The word “tinsel” is believed to come from an old French word, “estincele”, which means “spark”.
Indeed, a browse through media history reveals that tinsel was related to anything shiny – from military uniforms to décor.
It should be noted as well that in poetry, sermons and newspaper editorials the word “tinsel” related not only to something shiny but also to something that was false or fake.
It was not always kindly used.
From 1820 we find two examples of tinsel commonly used in the press:
From a sermon titled “Plain Preaching” came this sentiment: “I have seen poor humble mortals, surrounded by tinsel and glitter, look down with contempt upon their fellow beings, who was made of as bright and pure dust as themselves”.
A poem, in part, used the word descriptively “And here in the grave are all metals forbid, But the tinsel that shone on the dark coffin lid”.
~ Tinsel and Christmas ~
The assumption and report of most historians is that tinsel dates back to the early 17th century and that it had always been used a Christmas decoration.
That is likely untrue.
Most define tinsel as made from thin strips of actual silver which were reportedly used on Christmas trees in Germany.
If true, it was a decoration reserved exclusively for the wealthy.
Silver strips in those days would have been pounded thin by a blacksmith or jewelry maker. Being silver they would have required constant cleaning because silver tarnishes quickly.
Unfortunately, no physical evidence remains of such decorations and written records now available do not support the idea of “tinsel” used at Christmas before the 19th century.
In fact, tinsel was most commonly associated with any material that was made to look like metal, or at least shiny in some way. It was an everyday item.
Fabrics and paper were the most common materials that were fashioned into “tinsel”. It was because of this that tinsel became of term of derision, meaning something “fake” or “showy”.
Tinsel made of common materials was also cheap – which made it useful for a variety of occasions and purposes. Metal-looking material dressed up ceremonial uniforms and festive décor for all kinds of situations.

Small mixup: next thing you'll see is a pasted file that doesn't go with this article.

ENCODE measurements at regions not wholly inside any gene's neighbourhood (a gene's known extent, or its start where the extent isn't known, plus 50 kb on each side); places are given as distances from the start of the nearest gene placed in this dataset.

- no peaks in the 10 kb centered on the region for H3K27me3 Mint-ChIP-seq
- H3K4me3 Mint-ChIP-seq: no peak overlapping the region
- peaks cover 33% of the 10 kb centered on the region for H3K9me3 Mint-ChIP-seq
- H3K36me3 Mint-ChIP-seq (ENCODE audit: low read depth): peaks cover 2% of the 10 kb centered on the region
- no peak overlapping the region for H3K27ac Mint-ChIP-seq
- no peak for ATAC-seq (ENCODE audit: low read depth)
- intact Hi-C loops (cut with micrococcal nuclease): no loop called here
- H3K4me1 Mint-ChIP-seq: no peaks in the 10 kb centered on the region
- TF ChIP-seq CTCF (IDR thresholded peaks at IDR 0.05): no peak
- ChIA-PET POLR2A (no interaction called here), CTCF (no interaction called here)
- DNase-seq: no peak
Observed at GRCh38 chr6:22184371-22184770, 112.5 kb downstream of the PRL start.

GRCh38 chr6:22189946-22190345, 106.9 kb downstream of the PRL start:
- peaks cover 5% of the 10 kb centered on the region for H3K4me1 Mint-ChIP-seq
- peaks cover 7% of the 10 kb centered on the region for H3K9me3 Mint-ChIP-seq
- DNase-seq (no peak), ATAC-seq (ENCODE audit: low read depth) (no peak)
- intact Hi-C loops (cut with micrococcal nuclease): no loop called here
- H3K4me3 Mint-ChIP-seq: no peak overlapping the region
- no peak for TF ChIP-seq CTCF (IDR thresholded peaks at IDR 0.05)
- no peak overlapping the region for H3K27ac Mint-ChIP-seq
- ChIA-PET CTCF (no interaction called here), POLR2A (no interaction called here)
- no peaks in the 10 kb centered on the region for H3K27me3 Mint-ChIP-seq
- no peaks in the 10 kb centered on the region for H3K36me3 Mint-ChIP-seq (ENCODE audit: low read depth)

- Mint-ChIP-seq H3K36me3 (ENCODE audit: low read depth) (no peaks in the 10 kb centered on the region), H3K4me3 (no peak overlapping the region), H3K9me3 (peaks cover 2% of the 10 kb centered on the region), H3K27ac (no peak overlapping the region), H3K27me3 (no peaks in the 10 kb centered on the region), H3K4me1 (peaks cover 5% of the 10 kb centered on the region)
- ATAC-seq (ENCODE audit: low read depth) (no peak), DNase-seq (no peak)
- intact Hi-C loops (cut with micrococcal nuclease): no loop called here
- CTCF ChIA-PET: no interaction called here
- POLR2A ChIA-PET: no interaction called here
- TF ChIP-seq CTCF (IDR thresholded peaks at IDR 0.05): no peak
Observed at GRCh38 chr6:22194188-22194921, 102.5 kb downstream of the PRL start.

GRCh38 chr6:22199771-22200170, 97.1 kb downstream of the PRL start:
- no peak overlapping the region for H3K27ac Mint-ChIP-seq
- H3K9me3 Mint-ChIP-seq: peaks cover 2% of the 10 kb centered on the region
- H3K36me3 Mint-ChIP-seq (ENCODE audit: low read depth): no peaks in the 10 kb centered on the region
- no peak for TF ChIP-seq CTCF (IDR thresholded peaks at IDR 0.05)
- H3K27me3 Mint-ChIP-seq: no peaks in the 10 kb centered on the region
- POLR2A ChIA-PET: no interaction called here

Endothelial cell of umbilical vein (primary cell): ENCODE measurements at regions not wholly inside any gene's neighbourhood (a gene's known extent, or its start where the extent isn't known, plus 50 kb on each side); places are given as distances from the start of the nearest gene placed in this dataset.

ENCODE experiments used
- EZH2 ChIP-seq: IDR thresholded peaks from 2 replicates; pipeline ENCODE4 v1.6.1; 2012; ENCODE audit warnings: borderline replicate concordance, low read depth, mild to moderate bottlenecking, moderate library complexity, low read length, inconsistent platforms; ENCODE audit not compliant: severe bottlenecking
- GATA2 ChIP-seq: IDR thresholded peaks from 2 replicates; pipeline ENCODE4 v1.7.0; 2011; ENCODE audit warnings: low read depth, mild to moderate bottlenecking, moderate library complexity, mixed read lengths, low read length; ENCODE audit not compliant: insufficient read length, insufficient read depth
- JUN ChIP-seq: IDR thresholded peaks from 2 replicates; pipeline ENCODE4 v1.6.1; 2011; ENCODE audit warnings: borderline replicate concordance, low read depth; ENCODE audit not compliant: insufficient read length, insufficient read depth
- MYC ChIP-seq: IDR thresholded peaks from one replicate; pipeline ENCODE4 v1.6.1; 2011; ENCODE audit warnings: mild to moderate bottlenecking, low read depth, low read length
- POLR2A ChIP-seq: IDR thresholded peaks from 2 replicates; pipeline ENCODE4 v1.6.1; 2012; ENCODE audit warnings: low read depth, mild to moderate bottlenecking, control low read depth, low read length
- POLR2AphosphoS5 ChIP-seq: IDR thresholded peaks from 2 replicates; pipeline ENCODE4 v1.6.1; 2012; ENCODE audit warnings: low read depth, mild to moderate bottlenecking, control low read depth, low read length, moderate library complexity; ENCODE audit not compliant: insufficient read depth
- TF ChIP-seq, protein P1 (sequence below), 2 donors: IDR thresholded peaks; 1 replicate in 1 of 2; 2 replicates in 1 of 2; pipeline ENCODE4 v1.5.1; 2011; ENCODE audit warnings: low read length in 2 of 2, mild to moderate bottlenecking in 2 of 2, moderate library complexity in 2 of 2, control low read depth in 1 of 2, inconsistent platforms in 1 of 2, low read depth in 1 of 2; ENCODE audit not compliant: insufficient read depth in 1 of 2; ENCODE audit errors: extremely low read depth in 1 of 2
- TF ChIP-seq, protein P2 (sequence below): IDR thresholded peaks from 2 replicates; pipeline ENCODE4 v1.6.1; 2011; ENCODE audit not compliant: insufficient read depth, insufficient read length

Media woodcut drawings from the 1850s and 1860s showing the Christmas trees of Prince Albert and Queen Victoria depict the use of tinsel on their Christmas tree.
But there is no actual historical proof that actually happened either – nothing written in official royal histories, journals or even media reports of the time – just pictures from the mind of an artist conjured up many years after-the-fact.
Tinsel emerged as a decoration in the mid-19th century as a marketing ploy.
In the advertisement below “tinsel wreaths” are offered for sale. They are classed with ribbons, lace, fabrics and other materials marketed to “the ladies” and was used for ornamental purposes in fashion and decor:
One of the ways “tinsel” was used was in an artform known as “tinsel painting”.
As far back as 1832, women would collect the shiny wrappers of their beauty products, the packaging of their children’s sweets, and the lining of their husband’s cigarette packets to make beautiful artwork.
These tinsel paintings are surprisingly complicated to make.
First, the artist must paint the lines of their chosen imagery on one side of a piece of clear glass. This is because the image must be painted in reverse.
Each detail must be added layer by layer, the images on the foreground is painted first and the background last.
Once all the painted components were completed, they then applied the collected tinsel on designated areas to create shiny metallic effects.
Most tinsel in those days was made from tin foil – a material that proved adaptable for a lot of purposes, including Christmas decorations.
~ Why Tinsel? ~
While evergreens were most certainly a pagan element of year-end celebrations the Christmas tree is Christian in origin.